This preview shows page 1. Sign up to view the full content.
Unformatted text preview: hat the coercion did not have to be the main reason for entering into the contract, it only had to be a contributing cause. Duress of goods Duress of goods occurs where one party unlawfully seizes, detains, damages or destroys another’s goods or threatens to do so (Hawker Pacific Pty Ltd v Helicopter Charter Pty Ltd (1991) 22 NSWLR 298).
For example, a contract entered into under threat of having one’s house burnt down or one’s valuable painting slashed may be voidable. Hawker Pacific Pty Ltd v Helicopter Charter Pty Ltd
(1991) 22 NSWLR 298
Facts: Facts: HC contracted with HP to paint one of its helicopters. The helicopter had to be returned twice for rectification work and on the final time HP asked HC to sign a document absolving HP from any further liability and acknowledging that HP owed then $4,300. Hawker’s knew that HC needed the helicopter urgently and Helicopter’s manager believed that the only way to get the helicopter that day was to sign the document. Helicopter Charters subsequently refused to pay the $4,300 for duress.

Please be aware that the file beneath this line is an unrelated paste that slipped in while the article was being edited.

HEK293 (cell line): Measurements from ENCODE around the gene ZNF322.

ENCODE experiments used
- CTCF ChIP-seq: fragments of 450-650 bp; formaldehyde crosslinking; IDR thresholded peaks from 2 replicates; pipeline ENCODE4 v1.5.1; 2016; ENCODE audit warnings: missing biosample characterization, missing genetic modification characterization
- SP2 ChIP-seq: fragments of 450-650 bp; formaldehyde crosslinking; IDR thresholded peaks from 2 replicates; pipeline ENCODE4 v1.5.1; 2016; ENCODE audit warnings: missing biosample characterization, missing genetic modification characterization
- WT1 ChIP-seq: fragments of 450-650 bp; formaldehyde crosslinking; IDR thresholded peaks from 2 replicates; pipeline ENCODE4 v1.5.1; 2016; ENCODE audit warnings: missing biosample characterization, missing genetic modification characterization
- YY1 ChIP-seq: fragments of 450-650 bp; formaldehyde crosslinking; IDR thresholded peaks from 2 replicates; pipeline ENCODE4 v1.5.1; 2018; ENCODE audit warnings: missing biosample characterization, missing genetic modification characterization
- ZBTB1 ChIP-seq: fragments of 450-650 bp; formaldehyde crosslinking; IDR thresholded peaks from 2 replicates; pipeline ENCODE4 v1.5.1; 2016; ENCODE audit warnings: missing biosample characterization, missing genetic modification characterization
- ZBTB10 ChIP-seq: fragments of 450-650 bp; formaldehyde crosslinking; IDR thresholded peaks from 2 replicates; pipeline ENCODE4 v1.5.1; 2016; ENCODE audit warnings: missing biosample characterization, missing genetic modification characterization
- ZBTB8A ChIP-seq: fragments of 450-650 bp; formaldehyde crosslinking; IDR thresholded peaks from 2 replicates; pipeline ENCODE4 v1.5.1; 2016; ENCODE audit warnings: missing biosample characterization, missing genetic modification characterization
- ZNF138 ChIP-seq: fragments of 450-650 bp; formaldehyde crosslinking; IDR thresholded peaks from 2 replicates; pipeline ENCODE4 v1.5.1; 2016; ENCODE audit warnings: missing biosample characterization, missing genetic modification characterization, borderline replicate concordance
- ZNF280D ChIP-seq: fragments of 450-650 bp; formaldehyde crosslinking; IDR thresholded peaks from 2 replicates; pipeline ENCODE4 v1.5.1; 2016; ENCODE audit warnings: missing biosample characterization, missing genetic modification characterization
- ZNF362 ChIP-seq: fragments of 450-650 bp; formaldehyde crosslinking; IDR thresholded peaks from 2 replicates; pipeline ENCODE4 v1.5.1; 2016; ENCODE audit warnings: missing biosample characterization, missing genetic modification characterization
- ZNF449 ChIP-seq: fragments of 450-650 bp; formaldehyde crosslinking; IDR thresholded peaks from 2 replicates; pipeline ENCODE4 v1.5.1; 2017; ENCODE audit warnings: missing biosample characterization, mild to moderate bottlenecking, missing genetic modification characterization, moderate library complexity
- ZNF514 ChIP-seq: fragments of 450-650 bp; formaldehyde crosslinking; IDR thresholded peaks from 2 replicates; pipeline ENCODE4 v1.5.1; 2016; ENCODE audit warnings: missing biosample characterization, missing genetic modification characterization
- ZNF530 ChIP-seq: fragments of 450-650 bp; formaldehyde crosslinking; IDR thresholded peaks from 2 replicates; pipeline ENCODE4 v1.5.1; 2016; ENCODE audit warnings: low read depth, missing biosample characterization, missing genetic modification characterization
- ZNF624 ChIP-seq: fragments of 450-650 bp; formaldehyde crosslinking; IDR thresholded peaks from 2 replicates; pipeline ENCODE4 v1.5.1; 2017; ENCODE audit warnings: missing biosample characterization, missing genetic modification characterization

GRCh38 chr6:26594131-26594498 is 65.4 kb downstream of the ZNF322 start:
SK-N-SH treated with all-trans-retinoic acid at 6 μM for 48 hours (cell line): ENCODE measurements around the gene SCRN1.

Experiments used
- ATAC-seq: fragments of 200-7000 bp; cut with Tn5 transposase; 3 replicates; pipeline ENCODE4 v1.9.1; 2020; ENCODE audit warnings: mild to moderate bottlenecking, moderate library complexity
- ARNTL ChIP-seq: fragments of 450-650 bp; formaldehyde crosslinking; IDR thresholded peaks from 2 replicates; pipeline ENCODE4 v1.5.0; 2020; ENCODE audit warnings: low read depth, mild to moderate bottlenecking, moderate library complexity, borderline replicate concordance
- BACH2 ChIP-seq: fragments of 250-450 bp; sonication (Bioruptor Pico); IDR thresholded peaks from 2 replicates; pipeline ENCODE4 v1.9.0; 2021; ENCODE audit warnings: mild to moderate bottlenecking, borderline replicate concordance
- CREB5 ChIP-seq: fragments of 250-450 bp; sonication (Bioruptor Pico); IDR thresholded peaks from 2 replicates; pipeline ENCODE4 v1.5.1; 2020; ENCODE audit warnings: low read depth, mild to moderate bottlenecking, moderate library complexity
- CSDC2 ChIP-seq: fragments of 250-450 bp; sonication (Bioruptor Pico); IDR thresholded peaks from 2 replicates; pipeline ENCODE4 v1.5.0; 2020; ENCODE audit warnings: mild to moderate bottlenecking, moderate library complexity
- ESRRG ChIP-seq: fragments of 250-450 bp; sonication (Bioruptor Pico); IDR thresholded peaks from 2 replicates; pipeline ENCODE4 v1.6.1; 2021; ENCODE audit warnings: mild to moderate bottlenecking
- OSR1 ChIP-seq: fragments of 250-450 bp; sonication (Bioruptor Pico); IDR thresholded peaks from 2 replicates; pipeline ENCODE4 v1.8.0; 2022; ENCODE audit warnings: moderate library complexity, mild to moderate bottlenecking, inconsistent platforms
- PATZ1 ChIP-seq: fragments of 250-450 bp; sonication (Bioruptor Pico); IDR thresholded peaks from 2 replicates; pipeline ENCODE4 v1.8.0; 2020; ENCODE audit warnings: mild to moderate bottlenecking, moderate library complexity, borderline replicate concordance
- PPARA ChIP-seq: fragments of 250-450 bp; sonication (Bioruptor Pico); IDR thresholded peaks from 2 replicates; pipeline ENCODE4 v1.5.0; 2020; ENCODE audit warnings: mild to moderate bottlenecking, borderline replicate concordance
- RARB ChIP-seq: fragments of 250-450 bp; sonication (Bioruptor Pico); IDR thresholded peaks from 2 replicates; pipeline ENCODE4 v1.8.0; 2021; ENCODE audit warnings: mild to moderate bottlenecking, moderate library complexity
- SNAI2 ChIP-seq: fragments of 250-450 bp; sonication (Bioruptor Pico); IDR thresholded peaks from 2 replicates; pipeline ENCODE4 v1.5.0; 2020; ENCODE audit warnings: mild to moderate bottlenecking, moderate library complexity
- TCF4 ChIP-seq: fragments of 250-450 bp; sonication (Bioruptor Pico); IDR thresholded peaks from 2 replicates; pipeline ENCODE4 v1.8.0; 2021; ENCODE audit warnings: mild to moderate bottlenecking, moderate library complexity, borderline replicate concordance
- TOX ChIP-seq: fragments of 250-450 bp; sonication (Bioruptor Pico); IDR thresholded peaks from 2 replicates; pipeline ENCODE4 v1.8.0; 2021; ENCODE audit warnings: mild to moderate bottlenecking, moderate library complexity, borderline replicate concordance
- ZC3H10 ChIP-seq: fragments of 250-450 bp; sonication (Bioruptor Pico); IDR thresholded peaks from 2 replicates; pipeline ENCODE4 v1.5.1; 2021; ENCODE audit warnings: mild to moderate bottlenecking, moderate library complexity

Held: The court finds for Helicopter Charters on the basis of Hawker’s implie...
View Full Document
This note was uploaded on 04/21/2012 for the course LAW 101 taught by Professor Hicks during the Three '12 term at University of Technology, Sydney.
- Three '12